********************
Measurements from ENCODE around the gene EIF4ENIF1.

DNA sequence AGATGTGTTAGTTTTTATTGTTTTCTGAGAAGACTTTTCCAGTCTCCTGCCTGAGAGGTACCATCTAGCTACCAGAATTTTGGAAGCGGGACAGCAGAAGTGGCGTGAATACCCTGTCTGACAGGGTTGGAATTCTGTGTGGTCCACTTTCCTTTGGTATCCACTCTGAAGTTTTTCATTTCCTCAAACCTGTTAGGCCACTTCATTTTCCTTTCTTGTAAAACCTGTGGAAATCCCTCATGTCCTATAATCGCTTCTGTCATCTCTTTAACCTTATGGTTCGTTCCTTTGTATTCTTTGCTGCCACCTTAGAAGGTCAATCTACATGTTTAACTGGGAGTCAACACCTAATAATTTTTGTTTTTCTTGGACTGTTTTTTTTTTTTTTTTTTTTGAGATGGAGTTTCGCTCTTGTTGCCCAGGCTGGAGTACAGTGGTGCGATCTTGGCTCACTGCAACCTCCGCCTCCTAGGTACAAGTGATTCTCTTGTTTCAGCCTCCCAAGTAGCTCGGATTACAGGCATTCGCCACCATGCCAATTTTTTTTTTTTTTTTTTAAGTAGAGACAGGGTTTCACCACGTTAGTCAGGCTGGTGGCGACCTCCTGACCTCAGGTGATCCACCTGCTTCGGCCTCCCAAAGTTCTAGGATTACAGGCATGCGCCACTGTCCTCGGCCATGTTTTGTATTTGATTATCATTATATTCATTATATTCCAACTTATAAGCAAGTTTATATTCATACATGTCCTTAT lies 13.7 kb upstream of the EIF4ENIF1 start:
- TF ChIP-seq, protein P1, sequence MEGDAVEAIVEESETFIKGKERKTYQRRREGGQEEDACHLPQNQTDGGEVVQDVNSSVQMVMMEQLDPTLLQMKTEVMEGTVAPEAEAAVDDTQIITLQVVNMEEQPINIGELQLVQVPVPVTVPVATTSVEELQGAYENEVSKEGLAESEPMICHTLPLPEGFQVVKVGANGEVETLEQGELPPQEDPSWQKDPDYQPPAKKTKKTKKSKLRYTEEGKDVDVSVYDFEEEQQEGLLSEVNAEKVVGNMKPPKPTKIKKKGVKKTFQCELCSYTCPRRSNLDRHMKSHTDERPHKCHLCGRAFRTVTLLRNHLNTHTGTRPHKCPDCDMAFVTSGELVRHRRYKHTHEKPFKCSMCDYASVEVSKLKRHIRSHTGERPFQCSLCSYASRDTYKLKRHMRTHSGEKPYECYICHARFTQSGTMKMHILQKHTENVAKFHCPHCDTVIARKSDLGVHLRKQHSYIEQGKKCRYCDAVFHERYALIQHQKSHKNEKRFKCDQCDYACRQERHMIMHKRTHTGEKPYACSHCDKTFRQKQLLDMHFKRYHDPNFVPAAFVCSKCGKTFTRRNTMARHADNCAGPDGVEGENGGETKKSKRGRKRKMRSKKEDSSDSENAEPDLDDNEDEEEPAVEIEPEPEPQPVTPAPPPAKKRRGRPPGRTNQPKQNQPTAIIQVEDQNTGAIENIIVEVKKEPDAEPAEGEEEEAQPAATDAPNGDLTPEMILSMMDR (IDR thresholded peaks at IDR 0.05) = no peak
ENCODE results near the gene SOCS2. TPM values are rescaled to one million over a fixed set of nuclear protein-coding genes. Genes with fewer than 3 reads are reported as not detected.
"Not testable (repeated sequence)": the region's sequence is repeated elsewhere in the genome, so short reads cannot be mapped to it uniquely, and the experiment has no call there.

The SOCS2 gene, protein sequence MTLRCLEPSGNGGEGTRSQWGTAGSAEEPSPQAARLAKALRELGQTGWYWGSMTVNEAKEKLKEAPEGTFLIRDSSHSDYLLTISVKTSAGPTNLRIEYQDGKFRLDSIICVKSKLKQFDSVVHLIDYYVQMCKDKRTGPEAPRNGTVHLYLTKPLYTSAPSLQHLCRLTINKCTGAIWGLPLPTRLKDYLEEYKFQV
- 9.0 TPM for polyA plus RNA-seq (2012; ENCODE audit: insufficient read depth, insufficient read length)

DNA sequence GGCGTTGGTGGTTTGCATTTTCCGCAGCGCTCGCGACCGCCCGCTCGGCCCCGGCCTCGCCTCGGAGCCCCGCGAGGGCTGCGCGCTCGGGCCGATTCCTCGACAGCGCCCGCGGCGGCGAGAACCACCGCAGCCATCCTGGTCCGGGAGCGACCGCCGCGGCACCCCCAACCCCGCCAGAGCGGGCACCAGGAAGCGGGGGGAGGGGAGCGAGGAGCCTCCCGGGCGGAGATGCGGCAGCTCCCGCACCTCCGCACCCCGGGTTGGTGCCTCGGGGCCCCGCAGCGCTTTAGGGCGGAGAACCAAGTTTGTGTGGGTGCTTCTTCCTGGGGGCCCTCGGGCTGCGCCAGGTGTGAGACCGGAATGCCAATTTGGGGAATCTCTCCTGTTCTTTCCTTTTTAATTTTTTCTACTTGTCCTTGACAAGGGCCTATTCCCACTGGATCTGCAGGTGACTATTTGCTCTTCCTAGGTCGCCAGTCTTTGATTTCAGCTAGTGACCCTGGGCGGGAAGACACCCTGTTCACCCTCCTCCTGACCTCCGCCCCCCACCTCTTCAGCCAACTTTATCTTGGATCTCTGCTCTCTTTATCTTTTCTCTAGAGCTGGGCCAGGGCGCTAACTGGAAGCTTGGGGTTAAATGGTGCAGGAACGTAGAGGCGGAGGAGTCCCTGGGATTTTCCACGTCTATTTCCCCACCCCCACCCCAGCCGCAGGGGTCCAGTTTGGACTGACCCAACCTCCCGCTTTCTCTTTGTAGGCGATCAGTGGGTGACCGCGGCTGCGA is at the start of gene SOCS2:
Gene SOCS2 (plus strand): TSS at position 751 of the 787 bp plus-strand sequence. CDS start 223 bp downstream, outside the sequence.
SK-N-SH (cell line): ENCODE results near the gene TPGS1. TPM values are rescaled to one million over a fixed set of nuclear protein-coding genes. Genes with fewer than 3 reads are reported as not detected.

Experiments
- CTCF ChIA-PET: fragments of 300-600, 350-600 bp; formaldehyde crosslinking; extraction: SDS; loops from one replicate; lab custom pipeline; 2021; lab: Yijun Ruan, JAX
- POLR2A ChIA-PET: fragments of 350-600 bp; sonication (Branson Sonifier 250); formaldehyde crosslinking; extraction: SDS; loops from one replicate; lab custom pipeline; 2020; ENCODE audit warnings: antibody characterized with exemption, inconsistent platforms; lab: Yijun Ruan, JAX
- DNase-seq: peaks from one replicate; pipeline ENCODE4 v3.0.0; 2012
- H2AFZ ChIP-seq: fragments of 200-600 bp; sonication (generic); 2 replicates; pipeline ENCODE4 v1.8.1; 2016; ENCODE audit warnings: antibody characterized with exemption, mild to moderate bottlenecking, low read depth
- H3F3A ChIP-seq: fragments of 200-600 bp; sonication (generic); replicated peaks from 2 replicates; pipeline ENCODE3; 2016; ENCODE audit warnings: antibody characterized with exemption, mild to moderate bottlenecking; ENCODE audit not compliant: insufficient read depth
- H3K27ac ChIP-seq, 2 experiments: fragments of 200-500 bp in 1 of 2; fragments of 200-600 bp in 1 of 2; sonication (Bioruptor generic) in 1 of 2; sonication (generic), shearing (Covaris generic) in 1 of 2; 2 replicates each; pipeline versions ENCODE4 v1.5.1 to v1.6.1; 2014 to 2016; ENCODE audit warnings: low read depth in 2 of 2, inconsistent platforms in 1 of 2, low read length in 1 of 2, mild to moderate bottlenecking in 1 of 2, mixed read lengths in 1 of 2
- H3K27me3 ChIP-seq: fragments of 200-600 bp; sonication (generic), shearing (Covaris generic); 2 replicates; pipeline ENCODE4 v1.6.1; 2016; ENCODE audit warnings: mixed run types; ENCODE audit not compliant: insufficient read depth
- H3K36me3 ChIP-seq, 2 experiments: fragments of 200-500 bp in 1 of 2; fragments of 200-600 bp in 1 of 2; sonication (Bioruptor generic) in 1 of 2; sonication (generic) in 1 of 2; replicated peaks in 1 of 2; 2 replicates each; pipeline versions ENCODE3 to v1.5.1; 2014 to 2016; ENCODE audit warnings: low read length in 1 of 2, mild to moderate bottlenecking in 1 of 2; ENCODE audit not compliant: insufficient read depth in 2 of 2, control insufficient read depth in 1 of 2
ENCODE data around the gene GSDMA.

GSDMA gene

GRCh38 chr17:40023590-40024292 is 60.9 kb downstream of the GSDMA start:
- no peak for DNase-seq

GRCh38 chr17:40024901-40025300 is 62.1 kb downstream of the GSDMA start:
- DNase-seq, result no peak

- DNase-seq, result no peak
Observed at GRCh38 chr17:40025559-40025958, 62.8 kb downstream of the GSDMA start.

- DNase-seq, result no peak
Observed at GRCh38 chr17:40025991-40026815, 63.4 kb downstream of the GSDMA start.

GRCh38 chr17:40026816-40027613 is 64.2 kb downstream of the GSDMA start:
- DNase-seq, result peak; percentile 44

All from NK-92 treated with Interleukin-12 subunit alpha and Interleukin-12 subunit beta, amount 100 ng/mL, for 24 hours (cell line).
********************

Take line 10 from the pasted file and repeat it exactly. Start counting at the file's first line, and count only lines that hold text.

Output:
SK-N-SH (cell line): ENCODE results near the gene TPGS1. TPM values are rescaled to one million over a fixed set of nuclear protein-coding genes. Genes with fewer than 3 reads are reported as not detected.